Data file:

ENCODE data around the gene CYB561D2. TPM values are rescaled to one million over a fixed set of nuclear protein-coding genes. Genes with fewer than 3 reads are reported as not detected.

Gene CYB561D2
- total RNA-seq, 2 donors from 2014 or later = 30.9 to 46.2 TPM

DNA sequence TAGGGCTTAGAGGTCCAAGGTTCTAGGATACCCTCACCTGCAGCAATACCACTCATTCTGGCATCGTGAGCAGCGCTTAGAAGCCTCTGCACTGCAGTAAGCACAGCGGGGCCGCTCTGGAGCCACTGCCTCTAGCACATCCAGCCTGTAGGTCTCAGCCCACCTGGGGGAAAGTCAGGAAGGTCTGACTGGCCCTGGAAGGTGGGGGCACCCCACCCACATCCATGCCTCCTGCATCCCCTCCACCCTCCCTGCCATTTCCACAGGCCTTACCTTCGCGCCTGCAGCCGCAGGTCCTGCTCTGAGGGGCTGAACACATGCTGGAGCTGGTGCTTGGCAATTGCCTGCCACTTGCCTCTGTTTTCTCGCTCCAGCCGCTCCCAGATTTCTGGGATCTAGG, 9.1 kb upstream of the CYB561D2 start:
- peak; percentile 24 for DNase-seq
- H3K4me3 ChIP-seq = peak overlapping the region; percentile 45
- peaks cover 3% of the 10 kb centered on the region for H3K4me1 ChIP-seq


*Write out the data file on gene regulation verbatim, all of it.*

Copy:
ENCODE data around the gene CYB561D2. TPM values are rescaled to one million over a fixed set of nuclear protein-coding genes. Genes with fewer than 3 reads are reported as not detected.

Gene CYB561D2
- total RNA-seq, 2 donors from 2014 or later = 30.9 to 46.2 TPM

DNA sequence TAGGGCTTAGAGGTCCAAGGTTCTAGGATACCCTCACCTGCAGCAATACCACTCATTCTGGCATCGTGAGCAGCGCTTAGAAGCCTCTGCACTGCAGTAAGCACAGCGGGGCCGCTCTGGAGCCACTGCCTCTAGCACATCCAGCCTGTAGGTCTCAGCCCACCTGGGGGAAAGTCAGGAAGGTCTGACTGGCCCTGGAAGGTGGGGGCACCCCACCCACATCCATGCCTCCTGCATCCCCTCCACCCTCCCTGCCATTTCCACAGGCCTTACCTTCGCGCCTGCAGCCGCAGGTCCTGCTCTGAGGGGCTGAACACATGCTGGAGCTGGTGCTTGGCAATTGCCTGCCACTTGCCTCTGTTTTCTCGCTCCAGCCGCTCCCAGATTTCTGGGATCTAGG, 9.1 kb upstream of the CYB561D2 start:
- peak; percentile 24 for DNase-seq
- H3K4me3 ChIP-seq = peak overlapping the region; percentile 45
- peaks cover 3% of the 10 kb centered on the region for H3K4me1 ChIP-seq